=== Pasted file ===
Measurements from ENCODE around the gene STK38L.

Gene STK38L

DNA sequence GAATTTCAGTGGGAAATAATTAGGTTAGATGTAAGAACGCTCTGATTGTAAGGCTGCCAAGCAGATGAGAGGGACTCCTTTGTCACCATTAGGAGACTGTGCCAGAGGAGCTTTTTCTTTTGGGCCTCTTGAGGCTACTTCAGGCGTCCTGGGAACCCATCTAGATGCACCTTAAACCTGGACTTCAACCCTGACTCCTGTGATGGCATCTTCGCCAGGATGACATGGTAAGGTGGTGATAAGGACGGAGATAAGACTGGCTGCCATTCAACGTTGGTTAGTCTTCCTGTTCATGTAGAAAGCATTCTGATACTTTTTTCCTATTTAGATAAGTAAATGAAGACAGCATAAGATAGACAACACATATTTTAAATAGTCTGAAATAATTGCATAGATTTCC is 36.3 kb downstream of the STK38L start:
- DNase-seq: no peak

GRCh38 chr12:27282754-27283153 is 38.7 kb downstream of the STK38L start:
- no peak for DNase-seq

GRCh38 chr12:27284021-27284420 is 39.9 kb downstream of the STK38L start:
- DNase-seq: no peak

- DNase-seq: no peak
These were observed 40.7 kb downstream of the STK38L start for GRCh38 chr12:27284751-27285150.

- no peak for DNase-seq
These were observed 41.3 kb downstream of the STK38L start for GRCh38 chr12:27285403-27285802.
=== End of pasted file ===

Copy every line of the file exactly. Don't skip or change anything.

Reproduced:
Measurements from ENCODE around the gene STK38L.

Gene STK38L

DNA sequence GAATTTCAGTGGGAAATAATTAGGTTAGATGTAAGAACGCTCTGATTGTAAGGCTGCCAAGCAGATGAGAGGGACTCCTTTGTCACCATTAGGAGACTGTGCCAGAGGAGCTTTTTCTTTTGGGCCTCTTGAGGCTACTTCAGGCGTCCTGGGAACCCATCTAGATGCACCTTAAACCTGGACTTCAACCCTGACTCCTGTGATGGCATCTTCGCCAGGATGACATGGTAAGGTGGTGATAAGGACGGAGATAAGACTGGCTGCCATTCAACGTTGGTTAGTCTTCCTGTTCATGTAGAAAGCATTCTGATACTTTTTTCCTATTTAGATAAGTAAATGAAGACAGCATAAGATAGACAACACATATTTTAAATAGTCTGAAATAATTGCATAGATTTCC is 36.3 kb downstream of the STK38L start:
- DNase-seq: no peak

GRCh38 chr12:27282754-27283153 is 38.7 kb downstream of the STK38L start:
- no peak for DNase-seq

GRCh38 chr12:27284021-27284420 is 39.9 kb downstream of the STK38L start:
- DNase-seq: no peak

- DNase-seq: no peak
These were observed 40.7 kb downstream of the STK38L start for GRCh38 chr12:27284751-27285150.

- no peak for DNase-seq
These were observed 41.3 kb downstream of the STK38L start for GRCh38 chr12:27285403-27285802.